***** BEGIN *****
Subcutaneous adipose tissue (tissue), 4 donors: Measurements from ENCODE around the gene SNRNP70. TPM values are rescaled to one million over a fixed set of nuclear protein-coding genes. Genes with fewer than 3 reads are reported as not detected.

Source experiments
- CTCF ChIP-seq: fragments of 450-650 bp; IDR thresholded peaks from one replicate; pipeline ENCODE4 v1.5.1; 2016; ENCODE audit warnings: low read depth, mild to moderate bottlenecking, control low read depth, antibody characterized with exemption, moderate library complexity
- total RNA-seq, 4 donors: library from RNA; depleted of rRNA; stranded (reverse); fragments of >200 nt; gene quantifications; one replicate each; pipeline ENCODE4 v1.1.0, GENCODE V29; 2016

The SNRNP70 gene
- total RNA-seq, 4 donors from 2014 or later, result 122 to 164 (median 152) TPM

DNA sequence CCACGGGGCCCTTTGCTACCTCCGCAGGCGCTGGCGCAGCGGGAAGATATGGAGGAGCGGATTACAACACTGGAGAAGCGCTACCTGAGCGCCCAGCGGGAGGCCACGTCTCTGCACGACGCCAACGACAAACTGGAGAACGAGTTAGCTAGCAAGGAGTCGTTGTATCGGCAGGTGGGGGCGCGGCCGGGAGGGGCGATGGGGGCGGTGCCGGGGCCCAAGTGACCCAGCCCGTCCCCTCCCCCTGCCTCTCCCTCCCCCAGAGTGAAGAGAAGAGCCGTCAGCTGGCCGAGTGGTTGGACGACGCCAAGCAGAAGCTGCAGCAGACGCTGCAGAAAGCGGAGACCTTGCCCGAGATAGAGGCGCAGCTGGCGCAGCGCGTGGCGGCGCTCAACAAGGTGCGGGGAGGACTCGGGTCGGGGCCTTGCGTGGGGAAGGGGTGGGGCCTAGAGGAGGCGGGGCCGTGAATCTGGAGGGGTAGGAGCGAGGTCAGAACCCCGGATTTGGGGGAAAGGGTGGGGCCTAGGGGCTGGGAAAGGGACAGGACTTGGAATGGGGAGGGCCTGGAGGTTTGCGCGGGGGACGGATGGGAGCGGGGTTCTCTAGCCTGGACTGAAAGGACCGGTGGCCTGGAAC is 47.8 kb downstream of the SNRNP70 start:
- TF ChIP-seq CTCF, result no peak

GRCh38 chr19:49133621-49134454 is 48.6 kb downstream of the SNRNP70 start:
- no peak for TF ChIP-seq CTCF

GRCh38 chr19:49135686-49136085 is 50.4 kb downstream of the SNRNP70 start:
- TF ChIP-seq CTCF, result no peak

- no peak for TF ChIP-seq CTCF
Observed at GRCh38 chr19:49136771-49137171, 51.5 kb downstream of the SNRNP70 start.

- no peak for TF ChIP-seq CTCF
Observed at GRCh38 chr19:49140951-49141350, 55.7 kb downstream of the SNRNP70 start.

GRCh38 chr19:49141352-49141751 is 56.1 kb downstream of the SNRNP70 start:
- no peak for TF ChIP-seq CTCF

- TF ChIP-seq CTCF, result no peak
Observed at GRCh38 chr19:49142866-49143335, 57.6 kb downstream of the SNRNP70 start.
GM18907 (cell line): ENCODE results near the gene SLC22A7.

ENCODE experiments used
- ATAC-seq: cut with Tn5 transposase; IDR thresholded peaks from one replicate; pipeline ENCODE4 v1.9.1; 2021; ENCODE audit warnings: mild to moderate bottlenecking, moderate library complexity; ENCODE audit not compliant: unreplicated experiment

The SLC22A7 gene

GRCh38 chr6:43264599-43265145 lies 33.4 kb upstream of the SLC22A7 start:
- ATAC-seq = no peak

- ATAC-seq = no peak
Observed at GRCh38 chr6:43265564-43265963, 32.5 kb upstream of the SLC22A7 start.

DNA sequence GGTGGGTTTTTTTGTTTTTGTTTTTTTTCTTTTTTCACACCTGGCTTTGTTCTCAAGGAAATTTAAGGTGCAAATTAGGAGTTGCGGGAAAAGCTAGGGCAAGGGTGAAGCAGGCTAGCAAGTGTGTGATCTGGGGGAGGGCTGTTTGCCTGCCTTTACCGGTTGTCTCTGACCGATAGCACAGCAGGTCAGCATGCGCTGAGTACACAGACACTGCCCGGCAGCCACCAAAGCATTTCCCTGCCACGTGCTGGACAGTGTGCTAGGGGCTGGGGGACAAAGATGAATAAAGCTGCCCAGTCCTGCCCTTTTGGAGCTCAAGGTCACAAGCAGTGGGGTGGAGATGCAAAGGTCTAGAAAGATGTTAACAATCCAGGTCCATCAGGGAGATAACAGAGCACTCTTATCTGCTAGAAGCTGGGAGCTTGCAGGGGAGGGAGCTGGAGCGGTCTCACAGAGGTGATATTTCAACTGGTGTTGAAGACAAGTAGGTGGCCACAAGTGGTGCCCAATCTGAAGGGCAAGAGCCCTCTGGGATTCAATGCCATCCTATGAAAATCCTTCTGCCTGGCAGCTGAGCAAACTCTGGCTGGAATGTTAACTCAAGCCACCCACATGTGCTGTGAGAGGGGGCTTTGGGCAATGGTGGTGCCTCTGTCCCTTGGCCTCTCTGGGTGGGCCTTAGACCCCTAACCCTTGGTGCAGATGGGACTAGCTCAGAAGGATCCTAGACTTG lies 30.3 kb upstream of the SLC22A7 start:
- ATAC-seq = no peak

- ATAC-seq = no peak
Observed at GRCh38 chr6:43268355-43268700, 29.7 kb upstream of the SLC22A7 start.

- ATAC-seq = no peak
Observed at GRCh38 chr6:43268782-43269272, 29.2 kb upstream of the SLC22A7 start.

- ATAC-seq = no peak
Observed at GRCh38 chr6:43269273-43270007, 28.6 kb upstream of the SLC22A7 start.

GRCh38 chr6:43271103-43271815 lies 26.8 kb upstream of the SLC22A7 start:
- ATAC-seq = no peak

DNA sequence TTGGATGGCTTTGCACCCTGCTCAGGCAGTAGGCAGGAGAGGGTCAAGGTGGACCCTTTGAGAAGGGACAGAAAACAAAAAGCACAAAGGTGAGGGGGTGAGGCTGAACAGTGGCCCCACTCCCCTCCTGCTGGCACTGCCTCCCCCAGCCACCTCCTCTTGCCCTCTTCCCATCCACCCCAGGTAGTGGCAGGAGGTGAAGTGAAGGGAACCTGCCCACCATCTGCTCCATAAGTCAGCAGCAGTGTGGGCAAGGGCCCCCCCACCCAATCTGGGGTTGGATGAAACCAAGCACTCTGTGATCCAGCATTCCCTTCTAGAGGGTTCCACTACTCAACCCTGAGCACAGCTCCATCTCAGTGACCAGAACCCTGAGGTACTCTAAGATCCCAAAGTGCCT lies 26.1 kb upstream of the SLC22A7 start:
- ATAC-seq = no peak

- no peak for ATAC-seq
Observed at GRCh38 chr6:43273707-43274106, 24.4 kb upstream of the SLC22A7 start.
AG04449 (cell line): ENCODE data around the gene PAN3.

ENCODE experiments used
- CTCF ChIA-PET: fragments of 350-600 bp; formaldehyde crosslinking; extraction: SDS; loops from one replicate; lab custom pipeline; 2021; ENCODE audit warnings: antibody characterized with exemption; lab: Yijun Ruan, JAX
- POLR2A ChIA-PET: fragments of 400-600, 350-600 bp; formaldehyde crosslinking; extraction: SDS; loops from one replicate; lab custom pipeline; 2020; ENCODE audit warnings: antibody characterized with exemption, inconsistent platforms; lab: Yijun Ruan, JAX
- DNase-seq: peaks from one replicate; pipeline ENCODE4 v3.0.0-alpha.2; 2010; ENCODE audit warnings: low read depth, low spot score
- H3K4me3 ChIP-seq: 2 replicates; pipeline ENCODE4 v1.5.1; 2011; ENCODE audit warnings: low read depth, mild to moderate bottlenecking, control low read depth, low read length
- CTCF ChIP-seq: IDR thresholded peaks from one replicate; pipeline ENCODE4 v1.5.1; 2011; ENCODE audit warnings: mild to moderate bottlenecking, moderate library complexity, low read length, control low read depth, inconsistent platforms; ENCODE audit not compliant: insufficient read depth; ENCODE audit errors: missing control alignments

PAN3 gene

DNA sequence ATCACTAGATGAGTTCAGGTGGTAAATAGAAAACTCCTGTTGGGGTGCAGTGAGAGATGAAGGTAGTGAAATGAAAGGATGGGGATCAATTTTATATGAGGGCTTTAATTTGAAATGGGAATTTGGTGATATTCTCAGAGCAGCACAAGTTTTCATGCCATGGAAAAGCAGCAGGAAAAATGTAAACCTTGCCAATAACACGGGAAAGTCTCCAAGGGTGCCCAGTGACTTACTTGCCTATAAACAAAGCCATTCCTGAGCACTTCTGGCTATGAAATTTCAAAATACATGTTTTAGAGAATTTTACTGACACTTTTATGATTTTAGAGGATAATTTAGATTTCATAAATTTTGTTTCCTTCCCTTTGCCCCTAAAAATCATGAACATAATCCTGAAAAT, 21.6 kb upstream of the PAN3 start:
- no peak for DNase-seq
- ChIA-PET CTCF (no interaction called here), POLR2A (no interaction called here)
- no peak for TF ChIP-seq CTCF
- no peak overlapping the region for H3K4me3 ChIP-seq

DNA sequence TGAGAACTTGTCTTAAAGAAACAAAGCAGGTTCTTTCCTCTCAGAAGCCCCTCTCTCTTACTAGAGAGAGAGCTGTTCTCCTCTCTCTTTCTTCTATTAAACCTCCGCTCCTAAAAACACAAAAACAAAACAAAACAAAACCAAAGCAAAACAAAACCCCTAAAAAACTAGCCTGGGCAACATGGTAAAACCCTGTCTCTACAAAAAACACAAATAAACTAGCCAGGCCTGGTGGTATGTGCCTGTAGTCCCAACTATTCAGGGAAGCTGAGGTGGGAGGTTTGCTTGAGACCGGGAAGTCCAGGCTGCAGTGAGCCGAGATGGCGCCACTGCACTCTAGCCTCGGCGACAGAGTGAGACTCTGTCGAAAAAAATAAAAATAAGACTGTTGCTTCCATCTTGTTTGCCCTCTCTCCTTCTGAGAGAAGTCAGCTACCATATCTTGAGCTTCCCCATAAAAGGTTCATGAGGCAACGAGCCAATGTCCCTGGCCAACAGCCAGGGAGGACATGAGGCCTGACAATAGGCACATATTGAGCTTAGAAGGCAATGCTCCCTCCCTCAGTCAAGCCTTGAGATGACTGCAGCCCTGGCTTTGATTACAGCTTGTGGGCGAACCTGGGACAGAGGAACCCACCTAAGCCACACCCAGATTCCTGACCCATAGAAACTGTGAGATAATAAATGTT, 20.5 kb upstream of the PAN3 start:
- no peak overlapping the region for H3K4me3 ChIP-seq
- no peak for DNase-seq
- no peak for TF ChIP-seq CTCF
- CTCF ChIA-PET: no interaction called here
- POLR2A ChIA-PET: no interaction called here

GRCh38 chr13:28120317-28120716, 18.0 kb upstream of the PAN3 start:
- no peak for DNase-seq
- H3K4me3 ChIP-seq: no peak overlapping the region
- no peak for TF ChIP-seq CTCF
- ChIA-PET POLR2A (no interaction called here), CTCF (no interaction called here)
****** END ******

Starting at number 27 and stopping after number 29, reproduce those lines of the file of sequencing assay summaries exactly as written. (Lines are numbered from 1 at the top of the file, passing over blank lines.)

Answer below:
- ATAC-seq = no peak
Observed at GRCh38 chr6:43265564-43265963, 32.5 kb upstream of the SLC22A7 start.

DNA sequence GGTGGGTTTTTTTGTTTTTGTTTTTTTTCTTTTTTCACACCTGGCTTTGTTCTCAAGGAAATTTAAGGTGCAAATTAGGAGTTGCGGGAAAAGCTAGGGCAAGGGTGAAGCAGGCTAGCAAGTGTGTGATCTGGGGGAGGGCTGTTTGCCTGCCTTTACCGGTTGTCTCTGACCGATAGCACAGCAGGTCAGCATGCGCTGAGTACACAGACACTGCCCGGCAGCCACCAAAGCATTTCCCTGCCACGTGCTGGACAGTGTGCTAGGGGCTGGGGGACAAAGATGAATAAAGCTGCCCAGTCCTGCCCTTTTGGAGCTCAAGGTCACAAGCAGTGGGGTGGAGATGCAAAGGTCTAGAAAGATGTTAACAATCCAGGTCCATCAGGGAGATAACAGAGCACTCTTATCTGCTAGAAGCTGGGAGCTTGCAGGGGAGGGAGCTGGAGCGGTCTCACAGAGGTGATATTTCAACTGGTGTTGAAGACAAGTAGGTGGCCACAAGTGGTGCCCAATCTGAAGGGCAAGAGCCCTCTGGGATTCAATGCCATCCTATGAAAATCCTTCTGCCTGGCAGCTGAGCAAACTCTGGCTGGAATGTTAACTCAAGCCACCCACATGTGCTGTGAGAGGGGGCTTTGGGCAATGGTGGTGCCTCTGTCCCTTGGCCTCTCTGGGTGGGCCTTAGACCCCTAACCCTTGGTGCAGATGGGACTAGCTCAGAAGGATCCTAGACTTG lies 30.3 kb upstream of the SLC22A7 start: